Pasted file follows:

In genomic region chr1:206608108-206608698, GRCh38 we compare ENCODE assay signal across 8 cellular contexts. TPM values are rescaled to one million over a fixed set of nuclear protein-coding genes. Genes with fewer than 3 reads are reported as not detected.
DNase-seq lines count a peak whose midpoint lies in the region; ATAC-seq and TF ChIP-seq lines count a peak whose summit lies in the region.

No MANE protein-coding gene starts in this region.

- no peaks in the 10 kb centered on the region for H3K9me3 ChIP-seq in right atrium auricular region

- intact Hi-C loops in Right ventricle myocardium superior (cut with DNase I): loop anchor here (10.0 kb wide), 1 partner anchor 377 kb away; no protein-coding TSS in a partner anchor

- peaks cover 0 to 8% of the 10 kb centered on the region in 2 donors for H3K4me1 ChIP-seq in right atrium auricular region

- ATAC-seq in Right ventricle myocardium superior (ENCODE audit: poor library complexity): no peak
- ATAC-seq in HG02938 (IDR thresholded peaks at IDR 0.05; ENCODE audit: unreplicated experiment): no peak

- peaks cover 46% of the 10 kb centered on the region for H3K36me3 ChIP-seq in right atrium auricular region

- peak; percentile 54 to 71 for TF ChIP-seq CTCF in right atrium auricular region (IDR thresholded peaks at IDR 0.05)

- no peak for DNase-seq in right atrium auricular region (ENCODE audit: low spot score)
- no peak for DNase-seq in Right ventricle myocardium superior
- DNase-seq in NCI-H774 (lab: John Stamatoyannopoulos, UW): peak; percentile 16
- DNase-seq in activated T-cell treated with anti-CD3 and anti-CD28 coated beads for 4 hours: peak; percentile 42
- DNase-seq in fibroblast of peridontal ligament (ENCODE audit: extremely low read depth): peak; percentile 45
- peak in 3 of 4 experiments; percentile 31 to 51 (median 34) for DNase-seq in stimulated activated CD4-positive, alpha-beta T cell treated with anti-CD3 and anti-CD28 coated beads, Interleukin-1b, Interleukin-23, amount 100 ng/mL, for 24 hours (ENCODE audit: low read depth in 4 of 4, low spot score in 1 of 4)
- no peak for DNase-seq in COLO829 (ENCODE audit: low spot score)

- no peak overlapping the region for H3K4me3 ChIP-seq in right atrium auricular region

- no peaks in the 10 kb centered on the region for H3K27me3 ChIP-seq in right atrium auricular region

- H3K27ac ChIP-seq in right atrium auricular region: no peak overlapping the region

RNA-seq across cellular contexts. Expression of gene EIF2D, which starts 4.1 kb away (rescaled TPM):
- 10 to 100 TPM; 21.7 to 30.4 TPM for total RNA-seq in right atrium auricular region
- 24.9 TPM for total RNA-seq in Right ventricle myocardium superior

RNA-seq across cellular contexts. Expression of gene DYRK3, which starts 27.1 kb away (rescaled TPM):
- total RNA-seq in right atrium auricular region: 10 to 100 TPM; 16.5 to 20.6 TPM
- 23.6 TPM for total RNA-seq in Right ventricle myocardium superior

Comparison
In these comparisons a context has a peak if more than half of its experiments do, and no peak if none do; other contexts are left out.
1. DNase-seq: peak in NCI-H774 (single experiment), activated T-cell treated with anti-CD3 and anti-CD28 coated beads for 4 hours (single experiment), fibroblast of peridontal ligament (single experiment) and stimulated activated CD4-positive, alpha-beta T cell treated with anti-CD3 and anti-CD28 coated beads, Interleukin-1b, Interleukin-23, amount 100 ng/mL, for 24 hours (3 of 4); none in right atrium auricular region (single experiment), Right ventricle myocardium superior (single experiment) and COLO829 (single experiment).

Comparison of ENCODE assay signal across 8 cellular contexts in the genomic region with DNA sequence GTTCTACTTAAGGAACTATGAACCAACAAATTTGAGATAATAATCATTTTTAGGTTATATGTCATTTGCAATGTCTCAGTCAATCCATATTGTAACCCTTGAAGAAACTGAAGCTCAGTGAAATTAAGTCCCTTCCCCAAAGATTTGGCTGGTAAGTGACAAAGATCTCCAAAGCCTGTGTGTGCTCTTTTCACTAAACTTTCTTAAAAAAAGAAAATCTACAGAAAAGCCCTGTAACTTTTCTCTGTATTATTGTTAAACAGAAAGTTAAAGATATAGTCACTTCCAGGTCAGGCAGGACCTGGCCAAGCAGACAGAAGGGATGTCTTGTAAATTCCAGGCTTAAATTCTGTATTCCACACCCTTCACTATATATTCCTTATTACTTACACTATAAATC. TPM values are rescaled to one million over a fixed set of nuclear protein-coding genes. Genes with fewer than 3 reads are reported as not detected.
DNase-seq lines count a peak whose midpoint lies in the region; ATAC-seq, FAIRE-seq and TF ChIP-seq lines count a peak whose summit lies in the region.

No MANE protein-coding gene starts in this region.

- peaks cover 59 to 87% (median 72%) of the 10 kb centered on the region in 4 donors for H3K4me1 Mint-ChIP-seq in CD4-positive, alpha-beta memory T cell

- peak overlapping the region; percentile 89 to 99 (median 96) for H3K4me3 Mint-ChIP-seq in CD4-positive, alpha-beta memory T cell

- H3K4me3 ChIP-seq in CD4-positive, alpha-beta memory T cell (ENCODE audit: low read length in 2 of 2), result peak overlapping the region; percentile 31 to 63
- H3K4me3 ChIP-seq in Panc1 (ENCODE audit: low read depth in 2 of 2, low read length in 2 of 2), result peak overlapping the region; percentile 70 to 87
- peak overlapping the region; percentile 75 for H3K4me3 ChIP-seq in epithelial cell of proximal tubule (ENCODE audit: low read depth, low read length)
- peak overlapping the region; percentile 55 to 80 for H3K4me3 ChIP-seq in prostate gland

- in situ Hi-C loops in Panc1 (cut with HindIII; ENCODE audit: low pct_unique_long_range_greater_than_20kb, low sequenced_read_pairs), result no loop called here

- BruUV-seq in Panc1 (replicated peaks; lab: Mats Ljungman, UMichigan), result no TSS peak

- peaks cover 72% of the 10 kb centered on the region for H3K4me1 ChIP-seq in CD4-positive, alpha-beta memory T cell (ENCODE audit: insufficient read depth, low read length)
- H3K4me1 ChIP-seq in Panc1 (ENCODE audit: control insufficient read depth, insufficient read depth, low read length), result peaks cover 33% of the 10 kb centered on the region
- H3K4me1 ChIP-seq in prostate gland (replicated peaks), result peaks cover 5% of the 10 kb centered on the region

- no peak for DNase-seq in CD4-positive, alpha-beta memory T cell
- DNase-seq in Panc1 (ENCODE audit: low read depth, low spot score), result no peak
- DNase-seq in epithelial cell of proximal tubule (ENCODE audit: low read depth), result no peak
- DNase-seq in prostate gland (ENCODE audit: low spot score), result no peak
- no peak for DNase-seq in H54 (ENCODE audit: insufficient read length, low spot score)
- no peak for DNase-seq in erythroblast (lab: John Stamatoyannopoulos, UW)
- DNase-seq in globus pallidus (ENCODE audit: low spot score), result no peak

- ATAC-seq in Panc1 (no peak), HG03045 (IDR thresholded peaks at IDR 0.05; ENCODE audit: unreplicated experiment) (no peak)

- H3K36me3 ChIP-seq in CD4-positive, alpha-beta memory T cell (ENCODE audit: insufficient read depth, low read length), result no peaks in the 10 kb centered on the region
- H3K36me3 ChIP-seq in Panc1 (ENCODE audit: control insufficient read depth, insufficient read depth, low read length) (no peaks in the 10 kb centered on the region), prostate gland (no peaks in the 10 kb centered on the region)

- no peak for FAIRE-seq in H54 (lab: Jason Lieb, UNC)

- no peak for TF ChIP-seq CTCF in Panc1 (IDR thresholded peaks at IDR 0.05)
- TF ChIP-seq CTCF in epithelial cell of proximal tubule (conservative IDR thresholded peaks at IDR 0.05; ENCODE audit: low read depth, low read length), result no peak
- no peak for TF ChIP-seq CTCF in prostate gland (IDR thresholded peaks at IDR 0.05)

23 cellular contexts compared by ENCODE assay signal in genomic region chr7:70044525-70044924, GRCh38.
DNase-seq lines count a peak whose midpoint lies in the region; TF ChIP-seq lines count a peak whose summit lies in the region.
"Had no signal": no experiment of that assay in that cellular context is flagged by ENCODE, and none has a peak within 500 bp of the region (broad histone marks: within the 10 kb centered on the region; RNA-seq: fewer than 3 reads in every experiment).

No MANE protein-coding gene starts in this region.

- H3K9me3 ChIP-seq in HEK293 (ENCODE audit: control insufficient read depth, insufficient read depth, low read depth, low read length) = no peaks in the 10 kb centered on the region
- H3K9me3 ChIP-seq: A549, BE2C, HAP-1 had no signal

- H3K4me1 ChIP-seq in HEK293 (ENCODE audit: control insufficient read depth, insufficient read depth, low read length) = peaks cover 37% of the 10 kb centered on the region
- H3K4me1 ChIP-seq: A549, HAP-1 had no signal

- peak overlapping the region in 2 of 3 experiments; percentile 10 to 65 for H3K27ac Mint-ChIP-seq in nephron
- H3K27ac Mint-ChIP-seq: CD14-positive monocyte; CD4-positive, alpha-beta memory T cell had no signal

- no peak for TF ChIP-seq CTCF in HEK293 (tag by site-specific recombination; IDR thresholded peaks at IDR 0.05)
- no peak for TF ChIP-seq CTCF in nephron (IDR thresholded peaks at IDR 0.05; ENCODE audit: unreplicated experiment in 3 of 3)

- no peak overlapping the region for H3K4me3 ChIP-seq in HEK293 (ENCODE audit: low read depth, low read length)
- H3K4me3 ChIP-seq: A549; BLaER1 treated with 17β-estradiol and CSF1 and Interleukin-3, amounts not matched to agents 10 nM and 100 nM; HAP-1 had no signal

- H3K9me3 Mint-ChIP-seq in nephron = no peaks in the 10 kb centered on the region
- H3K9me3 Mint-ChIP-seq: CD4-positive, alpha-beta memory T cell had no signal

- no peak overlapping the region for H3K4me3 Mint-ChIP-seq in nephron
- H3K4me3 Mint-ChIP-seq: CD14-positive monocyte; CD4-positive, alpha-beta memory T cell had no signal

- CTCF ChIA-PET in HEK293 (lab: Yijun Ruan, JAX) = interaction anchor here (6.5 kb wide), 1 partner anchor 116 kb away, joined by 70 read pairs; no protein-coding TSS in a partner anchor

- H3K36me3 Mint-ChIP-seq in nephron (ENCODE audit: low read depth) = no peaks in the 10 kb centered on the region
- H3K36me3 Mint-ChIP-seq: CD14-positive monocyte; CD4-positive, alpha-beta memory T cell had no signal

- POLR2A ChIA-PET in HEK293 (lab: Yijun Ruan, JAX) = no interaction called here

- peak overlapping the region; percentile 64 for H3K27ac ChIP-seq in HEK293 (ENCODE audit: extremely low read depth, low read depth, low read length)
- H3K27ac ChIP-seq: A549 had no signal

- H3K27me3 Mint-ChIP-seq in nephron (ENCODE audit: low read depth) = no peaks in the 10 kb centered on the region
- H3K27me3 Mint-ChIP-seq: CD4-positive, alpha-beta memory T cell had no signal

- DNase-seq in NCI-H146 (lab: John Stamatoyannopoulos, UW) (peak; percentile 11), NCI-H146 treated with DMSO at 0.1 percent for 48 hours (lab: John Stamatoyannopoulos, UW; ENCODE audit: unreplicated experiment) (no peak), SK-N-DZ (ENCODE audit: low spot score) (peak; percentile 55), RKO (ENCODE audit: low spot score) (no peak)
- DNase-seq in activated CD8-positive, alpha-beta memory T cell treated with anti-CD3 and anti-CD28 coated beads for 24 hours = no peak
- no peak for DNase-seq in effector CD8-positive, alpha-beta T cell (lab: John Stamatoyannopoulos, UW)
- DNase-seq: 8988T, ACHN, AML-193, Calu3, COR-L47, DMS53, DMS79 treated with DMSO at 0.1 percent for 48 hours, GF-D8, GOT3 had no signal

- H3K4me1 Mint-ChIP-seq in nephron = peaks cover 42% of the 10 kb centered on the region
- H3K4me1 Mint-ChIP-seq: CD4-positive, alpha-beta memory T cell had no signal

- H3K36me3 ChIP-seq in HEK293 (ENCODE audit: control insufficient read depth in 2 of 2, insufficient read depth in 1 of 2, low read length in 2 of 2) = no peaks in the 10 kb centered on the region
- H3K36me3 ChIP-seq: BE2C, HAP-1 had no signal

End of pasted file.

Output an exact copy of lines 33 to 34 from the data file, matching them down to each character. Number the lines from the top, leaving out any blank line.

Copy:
- peaks cover 59 to 87% (median 72%) of the 10 kb centered on the region in 4 donors for H3K4me1 Mint-ChIP-seq in CD4-positive, alpha-beta memory T cell

- peak overlapping the region; percentile 89 to 99 (median 96) for H3K4me3 Mint-ChIP-seq in CD4-positive, alpha-beta memory T cell